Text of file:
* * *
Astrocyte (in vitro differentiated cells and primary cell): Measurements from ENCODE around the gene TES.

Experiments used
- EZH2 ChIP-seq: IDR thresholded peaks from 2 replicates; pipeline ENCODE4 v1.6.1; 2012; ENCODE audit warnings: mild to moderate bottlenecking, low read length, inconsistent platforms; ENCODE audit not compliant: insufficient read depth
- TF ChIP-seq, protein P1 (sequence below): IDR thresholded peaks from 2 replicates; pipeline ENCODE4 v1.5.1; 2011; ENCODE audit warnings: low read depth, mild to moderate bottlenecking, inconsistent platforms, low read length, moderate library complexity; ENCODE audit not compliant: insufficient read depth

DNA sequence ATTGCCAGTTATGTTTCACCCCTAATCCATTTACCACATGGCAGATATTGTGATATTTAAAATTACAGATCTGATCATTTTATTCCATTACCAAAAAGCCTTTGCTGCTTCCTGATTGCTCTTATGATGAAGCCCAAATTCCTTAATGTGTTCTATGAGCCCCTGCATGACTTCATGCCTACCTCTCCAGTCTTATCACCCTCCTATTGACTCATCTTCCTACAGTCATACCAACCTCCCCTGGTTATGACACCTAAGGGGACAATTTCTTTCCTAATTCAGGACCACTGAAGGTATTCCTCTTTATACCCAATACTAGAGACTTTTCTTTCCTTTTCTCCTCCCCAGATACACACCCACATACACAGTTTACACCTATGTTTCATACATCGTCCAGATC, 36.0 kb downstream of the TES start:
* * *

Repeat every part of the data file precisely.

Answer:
Astrocyte (in vitro differentiated cells and primary cell): Measurements from ENCODE around the gene TES.

Experiments used
- EZH2 ChIP-seq: IDR thresholded peaks from 2 replicates; pipeline ENCODE4 v1.6.1; 2012; ENCODE audit warnings: mild to moderate bottlenecking, low read length, inconsistent platforms; ENCODE audit not compliant: insufficient read depth
- TF ChIP-seq, protein P1 (sequence below): IDR thresholded peaks from 2 replicates; pipeline ENCODE4 v1.5.1; 2011; ENCODE audit warnings: low read depth, mild to moderate bottlenecking, inconsistent platforms, low read length, moderate library complexity; ENCODE audit not compliant: insufficient read depth

DNA sequence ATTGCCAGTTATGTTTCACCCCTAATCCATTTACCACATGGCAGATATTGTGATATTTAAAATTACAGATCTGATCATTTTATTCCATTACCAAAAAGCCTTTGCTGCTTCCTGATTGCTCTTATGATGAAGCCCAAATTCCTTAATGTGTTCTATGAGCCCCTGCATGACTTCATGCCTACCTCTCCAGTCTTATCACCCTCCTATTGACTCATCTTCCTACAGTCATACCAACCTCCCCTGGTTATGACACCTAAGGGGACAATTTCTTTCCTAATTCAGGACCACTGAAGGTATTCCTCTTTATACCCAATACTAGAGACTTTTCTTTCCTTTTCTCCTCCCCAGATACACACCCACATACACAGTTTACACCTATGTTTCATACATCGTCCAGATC, 36.0 kb downstream of the TES start: